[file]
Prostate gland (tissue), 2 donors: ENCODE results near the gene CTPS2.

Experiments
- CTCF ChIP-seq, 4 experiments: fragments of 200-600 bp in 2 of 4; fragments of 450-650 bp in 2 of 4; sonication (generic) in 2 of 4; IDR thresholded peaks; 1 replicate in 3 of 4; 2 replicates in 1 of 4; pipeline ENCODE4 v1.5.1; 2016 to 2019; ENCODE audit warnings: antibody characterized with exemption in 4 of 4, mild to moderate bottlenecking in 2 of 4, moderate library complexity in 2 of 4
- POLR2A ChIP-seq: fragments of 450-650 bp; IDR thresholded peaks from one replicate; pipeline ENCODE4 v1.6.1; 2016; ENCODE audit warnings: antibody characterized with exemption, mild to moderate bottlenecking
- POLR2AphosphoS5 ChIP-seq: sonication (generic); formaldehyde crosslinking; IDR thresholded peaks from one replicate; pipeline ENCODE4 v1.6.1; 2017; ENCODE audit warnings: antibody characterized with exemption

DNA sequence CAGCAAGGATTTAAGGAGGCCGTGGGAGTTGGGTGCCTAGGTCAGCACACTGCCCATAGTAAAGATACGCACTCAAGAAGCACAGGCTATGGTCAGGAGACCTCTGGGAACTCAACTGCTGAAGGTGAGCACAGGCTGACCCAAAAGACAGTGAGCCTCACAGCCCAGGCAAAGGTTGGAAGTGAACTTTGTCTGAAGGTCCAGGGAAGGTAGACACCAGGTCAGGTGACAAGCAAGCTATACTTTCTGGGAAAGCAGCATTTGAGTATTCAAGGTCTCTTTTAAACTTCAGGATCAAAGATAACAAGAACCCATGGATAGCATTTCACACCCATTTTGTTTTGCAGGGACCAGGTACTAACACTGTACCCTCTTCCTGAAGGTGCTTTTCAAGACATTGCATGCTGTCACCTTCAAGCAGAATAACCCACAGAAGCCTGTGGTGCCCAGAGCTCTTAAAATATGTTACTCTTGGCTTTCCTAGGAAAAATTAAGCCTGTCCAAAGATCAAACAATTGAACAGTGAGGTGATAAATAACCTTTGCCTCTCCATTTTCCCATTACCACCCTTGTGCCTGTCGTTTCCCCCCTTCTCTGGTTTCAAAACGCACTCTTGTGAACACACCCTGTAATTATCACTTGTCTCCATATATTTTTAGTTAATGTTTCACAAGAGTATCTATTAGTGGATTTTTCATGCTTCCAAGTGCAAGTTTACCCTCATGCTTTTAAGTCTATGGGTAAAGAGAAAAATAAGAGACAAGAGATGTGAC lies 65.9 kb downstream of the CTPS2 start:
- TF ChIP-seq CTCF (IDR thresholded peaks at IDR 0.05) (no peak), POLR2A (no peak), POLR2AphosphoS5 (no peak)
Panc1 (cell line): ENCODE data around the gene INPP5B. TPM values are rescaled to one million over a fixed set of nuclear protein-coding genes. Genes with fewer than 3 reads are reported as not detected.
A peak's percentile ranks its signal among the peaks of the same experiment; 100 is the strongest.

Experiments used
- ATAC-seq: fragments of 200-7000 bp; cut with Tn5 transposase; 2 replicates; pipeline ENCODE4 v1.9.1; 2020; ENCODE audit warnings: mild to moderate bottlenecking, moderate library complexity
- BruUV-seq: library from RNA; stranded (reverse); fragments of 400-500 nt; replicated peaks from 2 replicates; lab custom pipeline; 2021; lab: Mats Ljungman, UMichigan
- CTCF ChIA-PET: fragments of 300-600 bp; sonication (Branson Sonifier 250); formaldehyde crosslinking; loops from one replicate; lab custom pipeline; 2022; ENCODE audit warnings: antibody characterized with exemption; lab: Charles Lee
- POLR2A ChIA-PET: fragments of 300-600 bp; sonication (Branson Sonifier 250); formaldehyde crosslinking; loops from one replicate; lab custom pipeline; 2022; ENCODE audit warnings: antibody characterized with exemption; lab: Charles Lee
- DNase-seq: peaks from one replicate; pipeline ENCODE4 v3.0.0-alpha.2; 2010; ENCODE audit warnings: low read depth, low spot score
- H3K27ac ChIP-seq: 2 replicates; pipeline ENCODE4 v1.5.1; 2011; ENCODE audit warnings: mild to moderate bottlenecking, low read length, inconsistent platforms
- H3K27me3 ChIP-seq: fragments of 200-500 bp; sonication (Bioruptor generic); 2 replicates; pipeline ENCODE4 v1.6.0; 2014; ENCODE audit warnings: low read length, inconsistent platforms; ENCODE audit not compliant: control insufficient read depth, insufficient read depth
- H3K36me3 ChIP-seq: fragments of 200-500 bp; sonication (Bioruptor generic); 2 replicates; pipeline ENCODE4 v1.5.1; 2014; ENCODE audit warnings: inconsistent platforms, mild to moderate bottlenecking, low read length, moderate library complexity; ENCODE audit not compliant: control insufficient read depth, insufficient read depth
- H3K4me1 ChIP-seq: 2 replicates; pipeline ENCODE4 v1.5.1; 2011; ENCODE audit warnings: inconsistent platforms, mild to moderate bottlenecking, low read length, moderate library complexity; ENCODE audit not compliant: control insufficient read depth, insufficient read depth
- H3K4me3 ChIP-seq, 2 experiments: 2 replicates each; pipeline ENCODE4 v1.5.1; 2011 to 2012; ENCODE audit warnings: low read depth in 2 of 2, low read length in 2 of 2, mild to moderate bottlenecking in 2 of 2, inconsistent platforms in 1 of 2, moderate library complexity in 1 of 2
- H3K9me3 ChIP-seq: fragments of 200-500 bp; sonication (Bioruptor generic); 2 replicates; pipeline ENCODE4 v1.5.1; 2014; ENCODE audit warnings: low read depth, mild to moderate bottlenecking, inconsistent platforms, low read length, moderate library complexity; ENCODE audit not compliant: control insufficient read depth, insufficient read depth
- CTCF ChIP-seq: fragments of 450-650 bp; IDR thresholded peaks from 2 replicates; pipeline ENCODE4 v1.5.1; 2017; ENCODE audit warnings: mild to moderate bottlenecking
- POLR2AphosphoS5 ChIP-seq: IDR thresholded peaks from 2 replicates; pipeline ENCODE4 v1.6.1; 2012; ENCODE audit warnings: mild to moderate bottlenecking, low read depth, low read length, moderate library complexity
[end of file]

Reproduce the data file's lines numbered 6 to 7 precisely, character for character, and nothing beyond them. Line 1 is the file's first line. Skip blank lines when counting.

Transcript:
DNA sequence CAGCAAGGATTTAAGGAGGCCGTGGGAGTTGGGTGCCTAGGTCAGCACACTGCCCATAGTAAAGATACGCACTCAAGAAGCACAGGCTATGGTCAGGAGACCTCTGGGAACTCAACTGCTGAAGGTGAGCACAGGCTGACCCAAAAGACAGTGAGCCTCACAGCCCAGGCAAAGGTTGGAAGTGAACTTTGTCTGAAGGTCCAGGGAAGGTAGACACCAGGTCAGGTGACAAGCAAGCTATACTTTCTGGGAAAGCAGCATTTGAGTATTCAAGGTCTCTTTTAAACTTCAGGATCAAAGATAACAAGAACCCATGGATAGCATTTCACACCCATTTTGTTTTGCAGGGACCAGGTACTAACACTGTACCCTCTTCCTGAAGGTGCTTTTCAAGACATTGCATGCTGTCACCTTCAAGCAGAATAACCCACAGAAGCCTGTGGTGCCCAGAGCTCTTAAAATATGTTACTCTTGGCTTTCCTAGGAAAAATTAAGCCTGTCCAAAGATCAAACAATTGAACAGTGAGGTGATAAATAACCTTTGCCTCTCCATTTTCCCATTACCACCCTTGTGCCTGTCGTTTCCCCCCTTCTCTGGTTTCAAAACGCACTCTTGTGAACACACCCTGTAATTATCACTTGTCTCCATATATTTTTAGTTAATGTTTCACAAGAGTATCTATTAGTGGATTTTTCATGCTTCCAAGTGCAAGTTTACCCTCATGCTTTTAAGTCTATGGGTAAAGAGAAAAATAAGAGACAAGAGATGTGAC lies 65.9 kb downstream of the CTPS2 start:
- TF ChIP-seq CTCF (IDR thresholded peaks at IDR 0.05) (no peak), POLR2A (no peak), POLR2AphosphoS5 (no peak)